Thursday, May 01, 2008

CS: Compressive Coded Aperture: Can we do this to get 3D information ?

In a previous entry, we could read about the important work in coded aperture imaging by Roummel Marcia and Rebecca Willett who introduced us to Compressive Coded Aperture Superresolution Image Reconstruction. Now the slides are here. I am very visual, so it is really a treat. They do a very good job at showing what they do and how it relates to the past 40 years of coded aperture imaging. They first describe a single aperture camera, or what is known to every five year olds: a pinhole camera. When drilling several holes, the same image gets to overlap over itself and produce a fuzzy image. Drilling more holes bring more light but less focus. Let us note here that the object is supposed to be at infinity.

They then show the current state of the affairs with regards to the MURA patterns and the
non existence of building mask designed for nonlinear reconstruction (the past 40 years have been focused on linear reconstruction only).

The whole paper and presentation show us how to design a different kind of aperture while taking advantage of the nonlinear reconstruction capabilities available in compressed sensing (here GPSR).

And so what do we do when we are in a close field where every image going through each of the pinhole represents the same scene but viewed from a slightly different angle ?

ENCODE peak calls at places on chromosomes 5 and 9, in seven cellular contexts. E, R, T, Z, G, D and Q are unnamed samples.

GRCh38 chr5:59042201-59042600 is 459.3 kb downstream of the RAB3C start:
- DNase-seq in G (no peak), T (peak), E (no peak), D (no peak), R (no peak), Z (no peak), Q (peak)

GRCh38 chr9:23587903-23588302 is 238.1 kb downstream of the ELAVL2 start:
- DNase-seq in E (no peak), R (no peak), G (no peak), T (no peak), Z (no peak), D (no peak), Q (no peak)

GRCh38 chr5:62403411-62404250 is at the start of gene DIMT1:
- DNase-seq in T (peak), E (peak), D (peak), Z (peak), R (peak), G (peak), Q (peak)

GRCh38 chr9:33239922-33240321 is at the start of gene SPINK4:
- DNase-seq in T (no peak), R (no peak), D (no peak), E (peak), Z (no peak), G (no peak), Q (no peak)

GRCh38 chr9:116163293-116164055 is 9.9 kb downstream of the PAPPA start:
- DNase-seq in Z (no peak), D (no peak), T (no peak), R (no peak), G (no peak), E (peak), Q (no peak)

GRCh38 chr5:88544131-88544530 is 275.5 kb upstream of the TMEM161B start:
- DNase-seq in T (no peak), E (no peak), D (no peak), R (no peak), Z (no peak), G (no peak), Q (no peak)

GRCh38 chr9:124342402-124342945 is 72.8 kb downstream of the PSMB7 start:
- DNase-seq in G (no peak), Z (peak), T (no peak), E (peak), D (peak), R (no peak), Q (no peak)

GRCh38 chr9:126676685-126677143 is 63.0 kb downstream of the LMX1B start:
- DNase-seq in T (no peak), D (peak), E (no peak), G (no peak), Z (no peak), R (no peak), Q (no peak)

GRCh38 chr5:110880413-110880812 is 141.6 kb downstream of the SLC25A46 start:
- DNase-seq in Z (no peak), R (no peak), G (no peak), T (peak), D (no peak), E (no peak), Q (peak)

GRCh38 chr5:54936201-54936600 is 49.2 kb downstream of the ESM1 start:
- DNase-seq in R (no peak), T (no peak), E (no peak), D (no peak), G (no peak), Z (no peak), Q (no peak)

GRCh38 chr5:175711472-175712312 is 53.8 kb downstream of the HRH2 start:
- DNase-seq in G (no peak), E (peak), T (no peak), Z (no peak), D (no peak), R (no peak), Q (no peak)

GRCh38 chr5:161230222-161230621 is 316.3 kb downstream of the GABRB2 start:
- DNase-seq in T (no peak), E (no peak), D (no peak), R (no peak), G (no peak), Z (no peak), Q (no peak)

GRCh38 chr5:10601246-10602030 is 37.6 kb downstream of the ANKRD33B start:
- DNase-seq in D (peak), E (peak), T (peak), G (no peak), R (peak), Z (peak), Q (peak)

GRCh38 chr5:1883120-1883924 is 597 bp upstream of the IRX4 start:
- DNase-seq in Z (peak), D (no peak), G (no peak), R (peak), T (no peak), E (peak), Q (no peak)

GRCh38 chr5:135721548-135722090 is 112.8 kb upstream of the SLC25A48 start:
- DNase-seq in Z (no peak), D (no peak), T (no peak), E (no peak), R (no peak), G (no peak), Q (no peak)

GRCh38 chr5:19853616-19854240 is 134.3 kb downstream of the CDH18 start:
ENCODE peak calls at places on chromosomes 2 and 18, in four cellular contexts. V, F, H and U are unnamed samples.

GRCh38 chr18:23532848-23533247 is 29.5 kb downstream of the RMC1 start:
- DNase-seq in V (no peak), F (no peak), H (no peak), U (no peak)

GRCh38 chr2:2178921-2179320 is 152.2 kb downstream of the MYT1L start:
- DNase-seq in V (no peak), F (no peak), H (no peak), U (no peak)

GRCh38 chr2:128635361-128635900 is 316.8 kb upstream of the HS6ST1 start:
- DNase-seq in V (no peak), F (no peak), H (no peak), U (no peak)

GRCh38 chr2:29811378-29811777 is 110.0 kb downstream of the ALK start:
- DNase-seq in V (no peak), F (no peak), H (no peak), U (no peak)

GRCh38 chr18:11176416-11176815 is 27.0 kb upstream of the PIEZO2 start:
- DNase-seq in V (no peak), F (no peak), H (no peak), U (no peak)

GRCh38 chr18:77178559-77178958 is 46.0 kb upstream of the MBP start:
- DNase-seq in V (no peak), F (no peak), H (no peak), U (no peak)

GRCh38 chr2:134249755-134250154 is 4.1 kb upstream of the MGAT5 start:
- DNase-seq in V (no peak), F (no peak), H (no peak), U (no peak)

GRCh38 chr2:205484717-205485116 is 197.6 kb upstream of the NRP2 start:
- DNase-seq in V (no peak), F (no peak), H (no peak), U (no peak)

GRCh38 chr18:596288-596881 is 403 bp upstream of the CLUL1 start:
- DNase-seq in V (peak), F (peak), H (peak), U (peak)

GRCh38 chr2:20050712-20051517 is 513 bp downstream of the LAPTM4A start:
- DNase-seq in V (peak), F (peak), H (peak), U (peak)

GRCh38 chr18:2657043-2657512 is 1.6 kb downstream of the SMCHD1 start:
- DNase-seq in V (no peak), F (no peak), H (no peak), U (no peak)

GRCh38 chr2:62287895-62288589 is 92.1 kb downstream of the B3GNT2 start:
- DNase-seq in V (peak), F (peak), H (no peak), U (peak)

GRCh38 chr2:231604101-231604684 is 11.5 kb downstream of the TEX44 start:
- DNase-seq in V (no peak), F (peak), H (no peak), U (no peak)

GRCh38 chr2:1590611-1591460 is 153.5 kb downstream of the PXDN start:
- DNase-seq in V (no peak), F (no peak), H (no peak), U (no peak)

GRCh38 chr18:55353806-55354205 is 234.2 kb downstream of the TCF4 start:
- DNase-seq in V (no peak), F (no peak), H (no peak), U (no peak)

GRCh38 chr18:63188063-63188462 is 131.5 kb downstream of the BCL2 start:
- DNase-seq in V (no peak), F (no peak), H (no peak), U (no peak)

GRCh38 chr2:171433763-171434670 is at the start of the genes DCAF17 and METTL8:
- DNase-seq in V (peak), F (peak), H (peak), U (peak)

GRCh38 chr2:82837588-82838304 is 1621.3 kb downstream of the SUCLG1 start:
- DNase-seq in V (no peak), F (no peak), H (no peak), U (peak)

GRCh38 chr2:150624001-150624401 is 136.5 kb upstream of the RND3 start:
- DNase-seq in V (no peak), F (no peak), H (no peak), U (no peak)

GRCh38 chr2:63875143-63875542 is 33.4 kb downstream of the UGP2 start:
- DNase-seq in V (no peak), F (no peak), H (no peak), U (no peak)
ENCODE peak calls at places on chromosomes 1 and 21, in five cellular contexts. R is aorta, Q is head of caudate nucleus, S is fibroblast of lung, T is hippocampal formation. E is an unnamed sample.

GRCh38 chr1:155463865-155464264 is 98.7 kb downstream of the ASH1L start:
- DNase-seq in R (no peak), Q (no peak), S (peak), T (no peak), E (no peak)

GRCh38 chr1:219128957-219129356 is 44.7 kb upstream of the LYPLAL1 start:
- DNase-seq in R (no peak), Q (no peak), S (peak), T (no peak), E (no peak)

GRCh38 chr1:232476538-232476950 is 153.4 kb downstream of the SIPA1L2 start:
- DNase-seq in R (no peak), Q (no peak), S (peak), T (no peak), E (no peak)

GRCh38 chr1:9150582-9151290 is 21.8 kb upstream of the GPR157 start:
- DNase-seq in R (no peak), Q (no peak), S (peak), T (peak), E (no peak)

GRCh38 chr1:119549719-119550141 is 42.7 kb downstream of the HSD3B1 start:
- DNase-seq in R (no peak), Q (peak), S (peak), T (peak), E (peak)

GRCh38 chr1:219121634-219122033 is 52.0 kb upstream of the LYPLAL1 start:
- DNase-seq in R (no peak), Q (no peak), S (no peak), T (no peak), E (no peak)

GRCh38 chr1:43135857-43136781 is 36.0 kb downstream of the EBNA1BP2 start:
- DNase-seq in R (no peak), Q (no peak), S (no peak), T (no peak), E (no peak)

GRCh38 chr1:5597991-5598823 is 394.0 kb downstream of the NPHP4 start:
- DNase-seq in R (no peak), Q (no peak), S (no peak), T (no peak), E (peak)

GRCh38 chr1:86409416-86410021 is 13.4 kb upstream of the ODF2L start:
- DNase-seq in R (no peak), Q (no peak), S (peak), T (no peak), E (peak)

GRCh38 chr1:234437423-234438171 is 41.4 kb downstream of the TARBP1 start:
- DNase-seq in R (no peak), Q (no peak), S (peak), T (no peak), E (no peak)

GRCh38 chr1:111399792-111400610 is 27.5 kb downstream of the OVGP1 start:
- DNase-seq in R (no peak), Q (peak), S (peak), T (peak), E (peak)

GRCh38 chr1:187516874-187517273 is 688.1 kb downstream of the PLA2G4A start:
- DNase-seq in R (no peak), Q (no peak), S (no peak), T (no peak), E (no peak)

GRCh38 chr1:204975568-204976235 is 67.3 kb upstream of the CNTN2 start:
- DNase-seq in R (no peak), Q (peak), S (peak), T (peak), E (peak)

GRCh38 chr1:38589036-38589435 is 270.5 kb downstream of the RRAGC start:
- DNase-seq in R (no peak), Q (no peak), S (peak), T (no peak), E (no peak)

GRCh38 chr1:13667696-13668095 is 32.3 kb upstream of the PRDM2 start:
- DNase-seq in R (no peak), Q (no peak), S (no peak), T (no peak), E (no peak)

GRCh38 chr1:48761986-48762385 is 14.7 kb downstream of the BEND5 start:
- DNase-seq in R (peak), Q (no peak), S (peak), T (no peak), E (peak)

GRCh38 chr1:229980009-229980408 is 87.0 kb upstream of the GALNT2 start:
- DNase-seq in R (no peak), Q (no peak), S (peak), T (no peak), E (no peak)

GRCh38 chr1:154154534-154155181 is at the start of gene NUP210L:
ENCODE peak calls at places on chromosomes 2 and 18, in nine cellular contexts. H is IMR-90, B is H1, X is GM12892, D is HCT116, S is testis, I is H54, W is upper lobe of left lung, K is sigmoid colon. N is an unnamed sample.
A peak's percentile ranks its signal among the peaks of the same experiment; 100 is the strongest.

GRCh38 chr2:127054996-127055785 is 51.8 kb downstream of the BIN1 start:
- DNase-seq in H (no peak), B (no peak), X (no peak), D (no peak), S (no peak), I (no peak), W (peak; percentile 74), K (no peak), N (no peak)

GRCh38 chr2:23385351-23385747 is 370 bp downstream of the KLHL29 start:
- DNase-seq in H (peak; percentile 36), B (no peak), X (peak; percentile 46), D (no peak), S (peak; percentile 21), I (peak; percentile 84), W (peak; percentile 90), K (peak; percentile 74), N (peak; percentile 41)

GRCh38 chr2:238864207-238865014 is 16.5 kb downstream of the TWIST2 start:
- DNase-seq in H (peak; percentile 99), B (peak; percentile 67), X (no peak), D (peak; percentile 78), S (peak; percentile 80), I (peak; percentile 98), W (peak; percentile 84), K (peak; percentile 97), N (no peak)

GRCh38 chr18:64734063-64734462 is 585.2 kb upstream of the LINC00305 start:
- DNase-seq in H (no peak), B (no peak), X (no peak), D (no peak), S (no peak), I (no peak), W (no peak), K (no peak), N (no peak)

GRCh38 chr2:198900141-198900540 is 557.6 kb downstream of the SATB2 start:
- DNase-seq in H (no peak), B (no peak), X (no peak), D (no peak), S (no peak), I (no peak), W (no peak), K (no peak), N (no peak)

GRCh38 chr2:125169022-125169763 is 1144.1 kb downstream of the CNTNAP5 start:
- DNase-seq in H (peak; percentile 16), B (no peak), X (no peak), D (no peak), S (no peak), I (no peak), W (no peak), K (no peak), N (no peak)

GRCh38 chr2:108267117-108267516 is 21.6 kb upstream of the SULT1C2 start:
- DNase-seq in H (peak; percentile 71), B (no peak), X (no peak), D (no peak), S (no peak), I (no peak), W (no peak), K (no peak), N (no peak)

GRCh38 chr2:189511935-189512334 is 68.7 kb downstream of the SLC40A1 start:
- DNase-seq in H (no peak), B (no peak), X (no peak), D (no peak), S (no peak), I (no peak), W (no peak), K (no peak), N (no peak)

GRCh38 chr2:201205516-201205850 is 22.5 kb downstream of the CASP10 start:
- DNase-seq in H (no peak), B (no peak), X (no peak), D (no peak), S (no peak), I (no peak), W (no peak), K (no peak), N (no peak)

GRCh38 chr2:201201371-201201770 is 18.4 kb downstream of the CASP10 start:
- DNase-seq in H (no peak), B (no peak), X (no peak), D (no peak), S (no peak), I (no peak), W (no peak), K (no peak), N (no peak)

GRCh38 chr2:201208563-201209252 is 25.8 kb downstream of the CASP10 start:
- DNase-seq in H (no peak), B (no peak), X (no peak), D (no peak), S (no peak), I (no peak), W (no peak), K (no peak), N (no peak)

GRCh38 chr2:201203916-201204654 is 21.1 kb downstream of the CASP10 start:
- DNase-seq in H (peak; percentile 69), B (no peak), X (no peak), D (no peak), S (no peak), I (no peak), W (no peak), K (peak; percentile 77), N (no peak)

Well you try to infer 3-d information from one single shot like Ashok Veeraraghavan, Ramesh Raskar, Amit Agrawal, Rama Chellappa, Ankit Mohan and Jack Tumblin do in Non-refractive modulators for encoding and capturing scene appearance and depth. The abstract reads:

We analyze the modulation of a light field via non-refracting attenuators. In the most general case, any desired modulation can be achieved with attenuators having four degrees of freedom in ray-space. We motivate the discussion with a universal 4D ray modulator (ray-filter) which can attenuate the intensity of each ray independently. We describe operation of such a fantasy ray-filter in the context of altering the 4D light field incident on a 2D camera sensor. Ray-filters are difficult to realize in practice but we can achieve reversible encoding for light field capture using patterned attenuating mask. Two mask-based designs are analyzed in this framework. The first design closely mimics the angle-dependent ray-sorting possible with the ray filter.
The second design [17] exploits frequency-domain modulation to achieve a more efficient encoding. We extend these designs for optimal sampling of light field by matching the modulation function to the specific shape of the band-limit frequency transform of light field. We also show how a hand-held version of an attenuator based light field camera can be built using a medium-format digital camera and an inexpensive mask.

Let us note that the full nonlinear reconstruction techniques do not seem to be fully used here and it looks like a whole field of low hanging fruits. This is mostly because the analysis makes no assumption of sparsity on the image taken by the $10,000 camera. However, it looks as though one could use the Fourier mixing or modulation talked about in the article to one's advantage. Let us also note that instead of 3-D information, other types of information could be gathered from nuclear medical imaging systems which also have the same issue of the small distance between the camera and the elements to be imaged.

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